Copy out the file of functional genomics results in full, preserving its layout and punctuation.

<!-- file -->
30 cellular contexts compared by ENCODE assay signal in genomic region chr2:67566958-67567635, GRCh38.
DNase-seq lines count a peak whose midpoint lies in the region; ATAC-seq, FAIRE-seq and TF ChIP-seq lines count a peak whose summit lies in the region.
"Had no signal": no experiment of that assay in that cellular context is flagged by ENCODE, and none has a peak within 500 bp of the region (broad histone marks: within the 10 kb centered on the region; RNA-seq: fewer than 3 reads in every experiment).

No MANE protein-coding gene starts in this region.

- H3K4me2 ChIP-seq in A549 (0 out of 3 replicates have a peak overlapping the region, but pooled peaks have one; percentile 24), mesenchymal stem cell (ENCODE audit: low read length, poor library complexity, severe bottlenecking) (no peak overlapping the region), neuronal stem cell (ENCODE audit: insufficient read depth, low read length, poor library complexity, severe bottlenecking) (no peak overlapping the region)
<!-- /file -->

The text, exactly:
30 cellular contexts compared by ENCODE assay signal in genomic region chr2:67566958-67567635, GRCh38.
DNase-seq lines count a peak whose midpoint lies in the region; ATAC-seq, FAIRE-seq and TF ChIP-seq lines count a peak whose summit lies in the region.
"Had no signal": no experiment of that assay in that cellular context is flagged by ENCODE, and none has a peak within 500 bp of the region (broad histone marks: within the 10 kb centered on the region; RNA-seq: fewer than 3 reads in every experiment).

No MANE protein-coding gene starts in this region.

- H3K4me2 ChIP-seq in A549 (0 out of 3 replicates have a peak overlapping the region, but pooled peaks have one; percentile 24), mesenchymal stem cell (ENCODE audit: low read length, poor library complexity, severe bottlenecking) (no peak overlapping the region), neuronal stem cell (ENCODE audit: insufficient read depth, low read length, poor library complexity, severe bottlenecking) (no peak overlapping the region)